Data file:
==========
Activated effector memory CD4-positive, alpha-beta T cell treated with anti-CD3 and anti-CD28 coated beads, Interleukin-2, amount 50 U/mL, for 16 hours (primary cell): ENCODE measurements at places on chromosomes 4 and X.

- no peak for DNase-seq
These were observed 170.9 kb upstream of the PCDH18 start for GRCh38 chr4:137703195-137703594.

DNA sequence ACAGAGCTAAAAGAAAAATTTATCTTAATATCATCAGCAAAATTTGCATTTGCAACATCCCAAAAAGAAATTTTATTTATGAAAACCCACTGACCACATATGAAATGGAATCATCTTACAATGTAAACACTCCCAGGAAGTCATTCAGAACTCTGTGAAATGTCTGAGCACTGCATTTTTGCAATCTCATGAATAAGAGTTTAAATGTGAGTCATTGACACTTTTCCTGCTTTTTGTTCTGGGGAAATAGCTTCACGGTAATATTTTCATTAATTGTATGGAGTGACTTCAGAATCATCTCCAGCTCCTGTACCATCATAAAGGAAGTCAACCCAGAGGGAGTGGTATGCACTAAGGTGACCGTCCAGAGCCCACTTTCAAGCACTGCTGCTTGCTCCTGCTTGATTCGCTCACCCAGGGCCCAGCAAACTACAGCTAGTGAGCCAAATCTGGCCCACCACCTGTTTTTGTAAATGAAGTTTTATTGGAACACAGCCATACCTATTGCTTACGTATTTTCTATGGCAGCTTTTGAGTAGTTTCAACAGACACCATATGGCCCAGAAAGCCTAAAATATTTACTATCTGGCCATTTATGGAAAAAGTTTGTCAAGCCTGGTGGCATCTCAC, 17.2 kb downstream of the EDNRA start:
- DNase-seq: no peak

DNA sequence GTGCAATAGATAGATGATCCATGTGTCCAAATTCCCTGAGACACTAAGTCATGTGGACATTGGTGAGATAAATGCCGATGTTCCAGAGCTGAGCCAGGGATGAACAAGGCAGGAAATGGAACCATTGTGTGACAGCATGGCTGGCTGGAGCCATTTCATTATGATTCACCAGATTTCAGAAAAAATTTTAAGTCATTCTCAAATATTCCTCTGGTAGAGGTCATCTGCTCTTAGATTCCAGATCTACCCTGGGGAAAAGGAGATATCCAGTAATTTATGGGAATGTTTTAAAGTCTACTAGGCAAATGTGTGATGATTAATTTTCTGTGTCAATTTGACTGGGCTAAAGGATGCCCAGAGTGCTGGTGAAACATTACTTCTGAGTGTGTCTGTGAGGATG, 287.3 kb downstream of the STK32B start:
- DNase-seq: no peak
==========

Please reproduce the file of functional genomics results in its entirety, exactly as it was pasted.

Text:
Activated effector memory CD4-positive, alpha-beta T cell treated with anti-CD3 and anti-CD28 coated beads, Interleukin-2, amount 50 U/mL, for 16 hours (primary cell): ENCODE measurements at places on chromosomes 4 and X.

- no peak for DNase-seq
These were observed 170.9 kb upstream of the PCDH18 start for GRCh38 chr4:137703195-137703594.

DNA sequence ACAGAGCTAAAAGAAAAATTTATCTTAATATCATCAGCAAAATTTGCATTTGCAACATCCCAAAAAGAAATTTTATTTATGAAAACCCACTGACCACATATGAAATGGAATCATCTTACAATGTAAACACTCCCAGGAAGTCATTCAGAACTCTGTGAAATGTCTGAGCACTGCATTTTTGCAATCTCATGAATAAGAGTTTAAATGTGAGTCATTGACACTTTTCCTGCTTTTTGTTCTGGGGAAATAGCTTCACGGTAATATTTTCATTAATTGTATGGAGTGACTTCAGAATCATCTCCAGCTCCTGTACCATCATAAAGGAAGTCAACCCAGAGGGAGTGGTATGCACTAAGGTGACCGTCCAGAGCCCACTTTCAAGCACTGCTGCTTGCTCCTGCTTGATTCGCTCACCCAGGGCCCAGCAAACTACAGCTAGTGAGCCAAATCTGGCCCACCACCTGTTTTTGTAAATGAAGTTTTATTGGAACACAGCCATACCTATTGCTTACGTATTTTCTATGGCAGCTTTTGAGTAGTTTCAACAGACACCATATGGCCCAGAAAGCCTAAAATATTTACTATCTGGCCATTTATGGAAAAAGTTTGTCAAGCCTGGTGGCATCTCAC, 17.2 kb downstream of the EDNRA start:
- DNase-seq: no peak

DNA sequence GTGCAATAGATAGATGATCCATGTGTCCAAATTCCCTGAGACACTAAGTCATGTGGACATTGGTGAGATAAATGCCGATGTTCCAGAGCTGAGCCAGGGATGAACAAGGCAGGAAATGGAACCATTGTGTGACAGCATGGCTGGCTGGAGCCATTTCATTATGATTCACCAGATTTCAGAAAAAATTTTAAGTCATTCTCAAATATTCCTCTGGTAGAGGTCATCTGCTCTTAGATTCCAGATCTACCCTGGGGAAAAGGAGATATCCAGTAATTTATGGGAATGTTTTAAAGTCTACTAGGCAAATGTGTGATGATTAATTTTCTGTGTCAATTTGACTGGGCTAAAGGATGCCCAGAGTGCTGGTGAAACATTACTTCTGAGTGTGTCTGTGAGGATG, 287.3 kb downstream of the STK32B start:
- DNase-seq: no peak